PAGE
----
Humming birds have long been admired for their beauty and diligence. In the ancient Nahuatl language spoken by the Aztecs they were called "Huitzil"a word derived from the zip of their darting flight and humming wing beat. The speed and agility of the Huitzil has made it a symbol of vigor and vitality and due to the accuracy with which they use their long sharp beak, a connection to skill with weaponry and intimacy. Humming bird talismans were worn by the Aztecs to aid in mastery of weapon use and sexual potency. The symbolism of intimacy comes from the very real intimate relationship between flowers and humming birds, many species having evolved symbiotically with the flowers they pollinate and use as their primary energy source, both altering to become perfectly fitted and accessible to each other. Humming birds feed on ornithophilous flowers which are high in sucrose and reflect light in a particular way that attracts the birds, but not insect pollinators which prefer flowers high in fructose. This helps prevent "nectar robbing" as well as making the flower dependant on the humming bird for pollination. Nectar, being low in necessary vitamins is used primarily for fuel and the bulk of their nutrition is from small insects. Despite this they must drink from hundreds of flowers a day for only about 20% of the day, the rest of the time they need to perch in order to digest and conserve energy. Humming birds are very territorial over their food source and the constant chasing of one another, which is so entertaining to watch,  is not play, but a fight for survival. Because of their high metabolism, the highest of any animal excluding insects, they are always on the brink of starvation. At night or when food is scarce they go into a hibernation like state known as a torpor. During torpor their heart rate slows to 1/15 of it's normal rate and kidney function mostly stops. This prevents the bird from starving or dehydrating overnight. Warmth brings them out of torpor and they must find nectar within about 20 minutes. Feeders can be helpful to humming birds ( though not so much to the flowers they pollinate) but when supplementing a natural food source like a flower we must remind ourselves of the intimacy and trust between humming birds and real flowers that tell them by their color and shape that they are there for them to survive, so by putting out a feeder to attract them we are making that same promise and it becomes our responsibility to up hold it.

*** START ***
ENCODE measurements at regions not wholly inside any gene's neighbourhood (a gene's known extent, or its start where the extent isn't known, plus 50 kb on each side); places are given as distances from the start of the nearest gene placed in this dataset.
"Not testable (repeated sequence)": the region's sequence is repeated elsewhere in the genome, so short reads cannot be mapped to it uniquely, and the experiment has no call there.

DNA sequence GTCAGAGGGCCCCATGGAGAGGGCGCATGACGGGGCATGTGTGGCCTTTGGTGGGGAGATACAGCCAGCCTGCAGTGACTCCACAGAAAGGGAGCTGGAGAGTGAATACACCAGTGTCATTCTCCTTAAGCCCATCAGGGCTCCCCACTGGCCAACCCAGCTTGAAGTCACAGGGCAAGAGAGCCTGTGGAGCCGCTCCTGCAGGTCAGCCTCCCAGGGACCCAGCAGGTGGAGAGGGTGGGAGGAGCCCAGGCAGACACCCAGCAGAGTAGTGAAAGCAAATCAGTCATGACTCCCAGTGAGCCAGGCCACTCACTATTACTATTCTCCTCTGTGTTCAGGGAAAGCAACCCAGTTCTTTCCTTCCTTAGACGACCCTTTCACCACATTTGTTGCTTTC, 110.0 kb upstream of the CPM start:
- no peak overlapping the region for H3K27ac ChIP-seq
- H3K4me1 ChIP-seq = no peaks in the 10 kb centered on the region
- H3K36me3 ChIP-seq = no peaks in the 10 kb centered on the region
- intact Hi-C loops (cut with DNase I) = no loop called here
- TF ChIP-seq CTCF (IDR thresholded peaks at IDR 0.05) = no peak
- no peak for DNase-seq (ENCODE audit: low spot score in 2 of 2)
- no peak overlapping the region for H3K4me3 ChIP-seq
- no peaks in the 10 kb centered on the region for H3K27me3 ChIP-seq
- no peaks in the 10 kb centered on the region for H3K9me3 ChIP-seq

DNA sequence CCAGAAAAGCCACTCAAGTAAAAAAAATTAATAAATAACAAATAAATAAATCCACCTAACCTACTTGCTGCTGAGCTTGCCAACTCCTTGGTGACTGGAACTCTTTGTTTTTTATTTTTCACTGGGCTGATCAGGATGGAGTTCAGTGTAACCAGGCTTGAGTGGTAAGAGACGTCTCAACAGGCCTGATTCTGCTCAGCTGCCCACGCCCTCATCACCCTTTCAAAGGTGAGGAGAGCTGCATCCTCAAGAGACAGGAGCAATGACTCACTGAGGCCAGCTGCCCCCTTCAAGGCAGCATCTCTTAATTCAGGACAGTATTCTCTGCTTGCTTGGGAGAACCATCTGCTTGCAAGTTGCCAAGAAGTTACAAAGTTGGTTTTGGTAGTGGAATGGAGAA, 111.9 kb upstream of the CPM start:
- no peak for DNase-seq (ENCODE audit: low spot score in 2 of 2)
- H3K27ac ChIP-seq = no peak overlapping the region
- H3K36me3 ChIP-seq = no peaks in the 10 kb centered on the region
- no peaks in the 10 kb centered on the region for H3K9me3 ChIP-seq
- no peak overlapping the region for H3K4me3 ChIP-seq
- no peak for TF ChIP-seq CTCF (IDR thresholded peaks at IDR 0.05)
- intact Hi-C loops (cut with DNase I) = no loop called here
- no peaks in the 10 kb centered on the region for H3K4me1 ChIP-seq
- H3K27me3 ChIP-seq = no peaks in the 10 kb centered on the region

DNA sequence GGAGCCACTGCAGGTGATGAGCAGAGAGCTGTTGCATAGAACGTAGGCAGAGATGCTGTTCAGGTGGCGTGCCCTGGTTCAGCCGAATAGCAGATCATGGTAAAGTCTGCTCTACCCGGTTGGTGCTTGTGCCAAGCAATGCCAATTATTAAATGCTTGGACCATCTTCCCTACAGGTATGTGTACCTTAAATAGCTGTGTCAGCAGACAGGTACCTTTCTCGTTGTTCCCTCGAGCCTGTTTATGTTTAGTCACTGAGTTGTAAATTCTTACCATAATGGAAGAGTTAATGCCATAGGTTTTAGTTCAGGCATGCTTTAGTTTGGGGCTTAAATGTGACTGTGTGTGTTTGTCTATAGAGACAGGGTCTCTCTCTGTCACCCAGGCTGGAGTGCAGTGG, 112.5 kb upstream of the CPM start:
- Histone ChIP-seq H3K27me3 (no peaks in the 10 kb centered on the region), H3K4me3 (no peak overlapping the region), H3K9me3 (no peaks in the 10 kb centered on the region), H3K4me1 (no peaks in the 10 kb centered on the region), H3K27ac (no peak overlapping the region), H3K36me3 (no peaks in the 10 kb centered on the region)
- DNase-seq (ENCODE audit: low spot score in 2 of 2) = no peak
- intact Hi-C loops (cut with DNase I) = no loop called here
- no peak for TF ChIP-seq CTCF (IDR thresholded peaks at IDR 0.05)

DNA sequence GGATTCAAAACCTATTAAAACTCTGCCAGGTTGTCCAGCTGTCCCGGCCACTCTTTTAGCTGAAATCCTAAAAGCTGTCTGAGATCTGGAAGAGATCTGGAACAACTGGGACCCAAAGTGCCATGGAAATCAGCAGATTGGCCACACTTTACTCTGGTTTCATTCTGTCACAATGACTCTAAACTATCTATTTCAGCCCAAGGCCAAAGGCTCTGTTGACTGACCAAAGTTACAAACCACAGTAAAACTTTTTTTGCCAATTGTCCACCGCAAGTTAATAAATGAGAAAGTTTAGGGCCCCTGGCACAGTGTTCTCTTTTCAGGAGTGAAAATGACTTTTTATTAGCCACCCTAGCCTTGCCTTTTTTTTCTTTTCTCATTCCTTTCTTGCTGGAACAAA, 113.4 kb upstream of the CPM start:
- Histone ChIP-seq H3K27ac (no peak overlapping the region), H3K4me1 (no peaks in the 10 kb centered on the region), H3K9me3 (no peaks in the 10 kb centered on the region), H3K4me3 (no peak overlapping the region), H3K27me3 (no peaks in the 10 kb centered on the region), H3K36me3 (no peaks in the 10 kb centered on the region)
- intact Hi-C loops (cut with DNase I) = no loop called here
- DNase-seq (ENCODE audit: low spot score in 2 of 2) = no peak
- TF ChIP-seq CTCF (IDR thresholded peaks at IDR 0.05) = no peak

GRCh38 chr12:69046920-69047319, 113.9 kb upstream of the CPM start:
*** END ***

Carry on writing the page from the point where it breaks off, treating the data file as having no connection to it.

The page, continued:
Sunday, March 3, 2013